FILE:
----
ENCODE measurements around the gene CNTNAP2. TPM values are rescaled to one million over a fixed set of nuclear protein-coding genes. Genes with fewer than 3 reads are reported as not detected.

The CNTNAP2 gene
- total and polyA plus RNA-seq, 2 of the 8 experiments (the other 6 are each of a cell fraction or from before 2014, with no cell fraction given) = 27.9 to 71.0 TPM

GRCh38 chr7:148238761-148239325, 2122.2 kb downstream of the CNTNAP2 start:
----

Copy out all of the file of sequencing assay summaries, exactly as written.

ENCODE measurements around the gene CNTNAP2. TPM values are rescaled to one million over a fixed set of nuclear protein-coding genes. Genes with fewer than 3 reads are reported as not detected.

The CNTNAP2 gene
- total and polyA plus RNA-seq, 2 of the 8 experiments (the other 6 are each of a cell fraction or from before 2014, with no cell fraction given) = 27.9 to 71.0 TPM

GRCh38 chr7:148238761-148239325, 2122.2 kb downstream of the CNTNAP2 start: